Over the years, we’ve learned that placeshaping is much less about launching shiny new campaigns or throwing lavish events and activations, and more about celebrating the history of a place and putting the spotlight on the heroes of the community. We’ve learned how critical it is to take the time to listen and intentionally engage with a breadth of stakeholders to ensure we are embedding the right stories, staying contextual to local heritage and culture, and leveraging the talent of local artists in brand activations.

Nur Asri, Director of Placemaking, Resonance


Know your audience.

The biggest learning around placeshaping is for clients to know exactly who their audience is. Far too often, clients have made the mistake of thinking 'one size fits all' and tried to appeal to the masses with too much of a generic approach. By knowing your audience through research, you can be a lot more authentic in your approach and use the right channels to appeal to the correct target audience. In being more focused, you are going to see a much stronger ROI and attract the right traveller, in turn driving a greater economic impact.

Samuel Hancock, Group Key Accounts Director, EMEA, MMGY Global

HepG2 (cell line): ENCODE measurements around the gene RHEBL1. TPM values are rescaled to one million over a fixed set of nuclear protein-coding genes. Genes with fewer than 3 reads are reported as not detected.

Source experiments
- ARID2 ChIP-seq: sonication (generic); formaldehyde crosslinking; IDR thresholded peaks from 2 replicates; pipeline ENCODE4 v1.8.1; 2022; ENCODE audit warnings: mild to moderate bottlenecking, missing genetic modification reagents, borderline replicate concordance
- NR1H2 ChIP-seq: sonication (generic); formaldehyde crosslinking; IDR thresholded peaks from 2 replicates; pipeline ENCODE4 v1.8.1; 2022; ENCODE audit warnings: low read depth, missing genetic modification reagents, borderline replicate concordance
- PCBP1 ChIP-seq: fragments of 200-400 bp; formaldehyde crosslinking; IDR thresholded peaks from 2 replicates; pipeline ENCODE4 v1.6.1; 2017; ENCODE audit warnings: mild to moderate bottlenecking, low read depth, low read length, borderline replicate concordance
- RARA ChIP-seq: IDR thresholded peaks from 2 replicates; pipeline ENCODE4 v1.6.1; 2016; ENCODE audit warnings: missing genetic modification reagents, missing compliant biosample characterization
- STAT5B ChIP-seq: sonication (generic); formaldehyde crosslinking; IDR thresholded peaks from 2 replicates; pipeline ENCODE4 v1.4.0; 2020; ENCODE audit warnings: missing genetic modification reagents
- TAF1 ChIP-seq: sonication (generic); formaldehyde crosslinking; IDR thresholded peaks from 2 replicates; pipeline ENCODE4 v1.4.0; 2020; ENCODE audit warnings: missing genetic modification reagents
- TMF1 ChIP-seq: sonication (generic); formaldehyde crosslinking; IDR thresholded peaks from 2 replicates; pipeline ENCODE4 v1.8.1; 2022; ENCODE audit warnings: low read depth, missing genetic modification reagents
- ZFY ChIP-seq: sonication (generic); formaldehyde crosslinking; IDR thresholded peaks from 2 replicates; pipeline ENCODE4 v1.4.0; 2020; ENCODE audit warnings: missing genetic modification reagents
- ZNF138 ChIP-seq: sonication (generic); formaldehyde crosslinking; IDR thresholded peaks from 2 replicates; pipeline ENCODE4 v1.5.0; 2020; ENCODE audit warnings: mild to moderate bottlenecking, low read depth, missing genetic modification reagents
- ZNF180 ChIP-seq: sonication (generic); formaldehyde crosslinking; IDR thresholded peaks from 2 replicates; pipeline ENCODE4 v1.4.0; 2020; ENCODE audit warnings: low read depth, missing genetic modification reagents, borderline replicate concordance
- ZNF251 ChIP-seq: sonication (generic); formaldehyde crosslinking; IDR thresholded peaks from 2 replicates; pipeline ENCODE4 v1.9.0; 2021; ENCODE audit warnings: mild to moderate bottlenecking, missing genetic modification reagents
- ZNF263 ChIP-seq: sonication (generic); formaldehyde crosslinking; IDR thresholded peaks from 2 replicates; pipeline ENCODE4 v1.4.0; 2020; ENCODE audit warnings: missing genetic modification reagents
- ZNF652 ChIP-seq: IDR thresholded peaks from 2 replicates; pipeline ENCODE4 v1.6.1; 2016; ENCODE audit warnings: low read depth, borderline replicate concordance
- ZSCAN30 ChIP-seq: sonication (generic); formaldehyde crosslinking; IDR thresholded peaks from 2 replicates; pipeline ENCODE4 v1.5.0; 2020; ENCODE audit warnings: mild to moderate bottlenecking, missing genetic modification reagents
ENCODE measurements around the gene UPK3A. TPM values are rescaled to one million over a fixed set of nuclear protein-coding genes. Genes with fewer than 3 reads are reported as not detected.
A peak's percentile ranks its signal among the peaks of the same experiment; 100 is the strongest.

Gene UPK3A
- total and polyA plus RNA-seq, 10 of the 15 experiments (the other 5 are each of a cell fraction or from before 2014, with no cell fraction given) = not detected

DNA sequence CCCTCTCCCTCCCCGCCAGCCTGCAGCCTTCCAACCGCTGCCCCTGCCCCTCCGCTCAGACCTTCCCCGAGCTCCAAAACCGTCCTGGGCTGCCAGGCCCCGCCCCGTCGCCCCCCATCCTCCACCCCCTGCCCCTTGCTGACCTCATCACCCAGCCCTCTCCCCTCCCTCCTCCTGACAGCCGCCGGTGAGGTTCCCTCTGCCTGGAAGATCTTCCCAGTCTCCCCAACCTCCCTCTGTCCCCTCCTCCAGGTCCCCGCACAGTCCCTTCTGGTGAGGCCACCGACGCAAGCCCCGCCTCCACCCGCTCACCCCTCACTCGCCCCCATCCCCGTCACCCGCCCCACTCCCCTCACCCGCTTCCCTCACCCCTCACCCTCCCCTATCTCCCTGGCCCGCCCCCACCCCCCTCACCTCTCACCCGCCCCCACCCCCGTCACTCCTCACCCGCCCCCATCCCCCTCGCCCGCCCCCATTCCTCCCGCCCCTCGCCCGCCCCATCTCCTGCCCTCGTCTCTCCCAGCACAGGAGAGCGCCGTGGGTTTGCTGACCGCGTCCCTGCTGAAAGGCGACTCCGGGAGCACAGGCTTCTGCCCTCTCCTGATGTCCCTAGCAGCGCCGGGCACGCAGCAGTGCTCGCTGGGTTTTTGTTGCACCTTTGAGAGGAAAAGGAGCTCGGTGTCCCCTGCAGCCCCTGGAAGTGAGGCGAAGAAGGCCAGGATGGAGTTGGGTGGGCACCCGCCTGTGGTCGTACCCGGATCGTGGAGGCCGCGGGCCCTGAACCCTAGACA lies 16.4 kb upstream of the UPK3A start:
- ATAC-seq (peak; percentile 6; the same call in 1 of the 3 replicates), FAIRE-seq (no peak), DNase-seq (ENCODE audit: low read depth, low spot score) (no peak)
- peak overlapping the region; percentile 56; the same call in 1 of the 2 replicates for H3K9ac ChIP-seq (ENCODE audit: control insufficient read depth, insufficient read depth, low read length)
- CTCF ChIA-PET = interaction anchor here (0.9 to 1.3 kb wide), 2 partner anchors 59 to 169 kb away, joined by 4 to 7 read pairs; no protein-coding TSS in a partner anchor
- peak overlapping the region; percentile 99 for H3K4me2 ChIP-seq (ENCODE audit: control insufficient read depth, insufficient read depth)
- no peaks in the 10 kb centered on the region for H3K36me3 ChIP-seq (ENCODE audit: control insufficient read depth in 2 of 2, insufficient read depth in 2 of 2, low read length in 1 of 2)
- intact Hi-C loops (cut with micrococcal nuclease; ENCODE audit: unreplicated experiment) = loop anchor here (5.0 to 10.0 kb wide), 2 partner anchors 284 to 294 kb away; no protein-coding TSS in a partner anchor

Be focused and be intentional.

Whether it’s a small project or a large one, having the discipline to remain intentional at each step has become a common theme for success. It’s easy to lose focus and chase new ideas that can limit impact. But intentionality keeps messaging sharp and purposeful; acts as a road map through the many twists and turns (and temptations) of a place-shaping journey; and ensures the outcome can be accurately and objectively measured.

Steve Duncan, Managing Director, C Studios


Empower partner agencies to take ownership of specific areas.

The initial New Zealand Story narrative and creative was developed almost ten years ago by three people seconded from the trade, tourism, and education agencies. Whilst representation from these agencies was retained at a Board level, a new team of private sector marketers was assembled to execute the programme. Relationships remained strong and a shared funding model kept agencies engaged and committed, however, separate priorities inevitably drew each agency toward its own connected but separate brand development programme. My advice would be to consider how you might leave space in your working team for revolving senior secondees from partner agencies (and possibly private industry) who are specifically empowered to lead interconnected sector narratives and evolve the place brand itself.

Rebecca Smith, Former CEO New Zealand Story & Advisor to Brandkit


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The Place Brand Portfolio is City Nation Place's searchable portfolio of Awards case studies from the past five years.